the assumption of responsibility for the welfare of the world











2005 July 19


There are a billion Muslims in the world, as any one of them will tell you. That is a number that demands respect, and most of them will in fact demand it. But it would perhaps be better to be merely impressed by the great mass of believers, and instead to offer the higher honor of respect to Muslims only individually, and only to the precise extent that they individually earn it. Respecting Islam as a religion is not something we should feel obligated to do at all. And attempting to respect Muslims as a collective is a disservice to individual Muslims who have earned respect, because it suggests that we can fairly judge the individuals by the collective. I cannot imagine why any one of them would want this, given the actions of the collective. I respect the collective less and less with each new report of the actions of “Muslims” worldwide.

The recent Koran riots are on my mind, among other things. Nearly twenty persons were killed ― all Muslims, I believe ― because it was merely reported in Newsweek that a few copies of the Koran were possibly damaged by US military personnel to provoke their Muslim prisoners. Reports that Muslim prisoners had similarly damaged copies of the Koran to provoke US military personnel were completely disregarded. Retractions made by Newsweek were disregarded as well. It is easy enough to believe that US soldiers would deliberately damage a book that they do not personally value. It ought to be difficult to believe that Muslims would sacrifice their lives, or more often the lives of fellow Muslims, in protest against such action, regardless of how much they value the book. Sadly, though, I believe it. I now believe that there are many Muslims who value even a copy of the Koran more than they value innocent human life. They would sooner flush a dozen lives down the toilet than a single copy of a book.

If I believed that disrespect to a good book merited a violent response, I would have assassinated Peter Jackson years ago. But I am a sensible person, so I do not believe this. Nay, not even for so good a book as ‘The lord of the rings’. A book like the Koran falls much, much lower on the scale. I have not read the entire Koran, but I can confidently say that it is not an especially-good book. I have read as much as I could before the motivation of historical knowledge was outweighed by the marked lack of literary value. Put another way, I would like to be able to judge the Koran after having read the whole thing, but not if it means having to read the whole thing.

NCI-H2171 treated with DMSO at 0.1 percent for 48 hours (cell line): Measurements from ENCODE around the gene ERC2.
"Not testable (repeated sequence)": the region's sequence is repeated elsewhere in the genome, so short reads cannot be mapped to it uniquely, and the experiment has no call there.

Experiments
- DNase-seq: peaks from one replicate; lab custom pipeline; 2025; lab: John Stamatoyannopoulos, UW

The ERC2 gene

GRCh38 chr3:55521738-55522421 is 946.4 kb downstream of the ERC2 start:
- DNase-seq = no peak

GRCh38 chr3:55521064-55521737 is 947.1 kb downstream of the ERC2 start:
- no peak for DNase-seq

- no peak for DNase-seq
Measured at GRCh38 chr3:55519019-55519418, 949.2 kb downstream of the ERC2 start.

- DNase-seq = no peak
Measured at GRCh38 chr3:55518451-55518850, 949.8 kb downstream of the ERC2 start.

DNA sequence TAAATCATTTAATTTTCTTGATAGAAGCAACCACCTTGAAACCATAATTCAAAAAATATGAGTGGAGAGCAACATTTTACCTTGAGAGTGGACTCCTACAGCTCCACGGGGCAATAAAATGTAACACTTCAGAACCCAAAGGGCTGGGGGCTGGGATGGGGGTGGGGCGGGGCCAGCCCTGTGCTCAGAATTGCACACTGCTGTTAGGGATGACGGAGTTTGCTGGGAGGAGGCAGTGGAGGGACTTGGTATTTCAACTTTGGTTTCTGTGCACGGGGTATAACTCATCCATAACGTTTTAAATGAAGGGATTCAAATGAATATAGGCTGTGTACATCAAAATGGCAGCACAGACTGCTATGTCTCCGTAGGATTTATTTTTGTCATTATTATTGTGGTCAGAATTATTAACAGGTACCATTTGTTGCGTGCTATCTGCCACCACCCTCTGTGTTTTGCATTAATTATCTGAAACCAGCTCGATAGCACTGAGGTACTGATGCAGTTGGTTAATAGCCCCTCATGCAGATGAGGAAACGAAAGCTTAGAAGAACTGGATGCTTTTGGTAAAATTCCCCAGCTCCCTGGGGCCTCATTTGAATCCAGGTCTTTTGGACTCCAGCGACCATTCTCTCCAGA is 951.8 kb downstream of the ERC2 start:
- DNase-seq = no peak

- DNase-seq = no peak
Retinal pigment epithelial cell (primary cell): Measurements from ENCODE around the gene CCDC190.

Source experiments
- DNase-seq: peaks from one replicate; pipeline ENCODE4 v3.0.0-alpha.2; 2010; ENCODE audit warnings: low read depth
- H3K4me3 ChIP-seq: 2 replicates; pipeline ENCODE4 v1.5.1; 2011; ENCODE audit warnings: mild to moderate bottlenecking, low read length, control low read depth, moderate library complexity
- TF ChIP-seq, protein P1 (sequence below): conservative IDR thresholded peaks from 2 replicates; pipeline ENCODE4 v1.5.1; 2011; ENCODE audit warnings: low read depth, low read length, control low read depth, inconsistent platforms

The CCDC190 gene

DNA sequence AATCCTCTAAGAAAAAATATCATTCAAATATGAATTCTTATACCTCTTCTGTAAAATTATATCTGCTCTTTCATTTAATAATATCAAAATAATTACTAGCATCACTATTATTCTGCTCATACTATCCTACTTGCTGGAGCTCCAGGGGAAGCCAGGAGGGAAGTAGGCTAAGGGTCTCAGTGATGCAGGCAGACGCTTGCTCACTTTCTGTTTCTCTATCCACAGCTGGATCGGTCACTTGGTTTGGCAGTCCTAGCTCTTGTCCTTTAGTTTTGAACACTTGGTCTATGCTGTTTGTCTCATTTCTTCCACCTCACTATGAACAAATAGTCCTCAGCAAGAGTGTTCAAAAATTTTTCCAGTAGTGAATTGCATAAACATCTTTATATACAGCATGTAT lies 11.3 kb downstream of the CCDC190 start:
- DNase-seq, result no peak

But then I have never been one of those who felt a need to appease religious believers by offering hollow tolerance for their beliefs. You will not hear me say, “There is a lot of wisdom in the Bible.”. Even if that is true, as I doubt, it is hardly worth mentioning among the nonsense of which there is also a lot of in the Bible. In order to identify the wisdom in the Bible, to separate the wisdom from the nonsense, the reader must be wise already. Of what value is the wisdom then? It would be of exactly the value of the statue of David contained within a block of marble. If only Michelangelo can get to that statue, then all credit goes to Michelangelo. A block of marble is just a rock.

And the fundamentalist attitude towards a book is more pronounced in Islam than in Christianity, a religion in which fundamentalism is already sufficiently silly. Er, logically insupportable. The idea, as many non-Muslims know, is that the archangel Gabriel dictated the Koran to an illiterate Mohammed word-for-word in Arabic, and not only every word but the Arabic language itself is now somehow seen as divine. Old copies of the Koran cannot merely be discarded; they must be buried or burned. When it is translated (or, as the pious insist, “interpreted”, since no real translation from the divine original is possible), it is often rendered in archaic language meant to give the book the same falsely-elevated sound as the King James bible. And my local bookstore violates its own classification system to place the Koran on the top shelf, thereby placing it higher than any other book (except, of course, the books on the dozen floors above the top shelf, but never mind that). This, among other things, gives it preference over the Torah, the Mahabharata, and the Tao Te Ching, and the only reason this is viewed as acceptable is apparently because Jews, Hindus, and Taoists have not appeared en masse to complain.

Some Muslims have responded to the reported Koran desecration (so called) by burning the United States’ flag, or a copy of its constitution. If this is revenge, it is also chauvinism, the belief that Muslim symbols require respect from all, but non-Muslim symbols do not. It hardly matters, though. Fortunately, the United States is presently liberal enough to tolerate (even if not universally) symbolic attacks. That does not make Yankee individuals superior to Muslim individuals. But it does mean that, if we must consider them collectively, the United States is superior, in this respect at least, to the Ummah, the community of all Muslims.

If Muslims are looking for something offensive: it is offensive to spend so much time talking about how we have offended prisoners’ delicate sensibilities, and particularly offensive to worry about mistreating the Koran, when there are so many more important problems in the world. The Koran is a book. If we damage a copy there are hundreds of millions of other copies. Each human life is unique and irreplaceable. If Muslims wanted something to worry about, something to protest about, something to rage and storm about, they might consider that a human life lived in the Muslim world is one of the most dismal that our world has to offer, and that it is largely Muslims who have made it so.

Iraqis, for a long part of the post-war period, blamed the United States for failing to bring peace and stability to the country. But those reporting on the situation are now describing a Shiite majority that recognizes that the insurgency is not Iraqi nationalism but Sunni chauvinism, and that the situation is essentially a Shiite-Sunni war. The rhetoric and apparent motivations of the foreign jihadis is certainly anti-Shiite, and such sentiment is the only way at this point to explain the vicious and relentless attacks on the Shiite populations, not merely current and potential “collaborators” (those who prefer a government job to no job) but also regular citizens and even worshippers.

When ordinary Shiites in Iraq are not being massacred by Sunnis for doctrinal reasons, ordinary Shiite Arabs and Sunni Kurds are being massacred by Sunni Arabs for tribal reasons. This second motivation is simply a replay of the Saddam régime, which lasted for thirty-five years and involved the murder and torture of hundreds of thousands of Muslims by Muslims, with no outside powers to blame. The current secular element of insurgency is nothing more than the desire by one group to rule over another, and again, this has nothing to do with anyone but Muslims.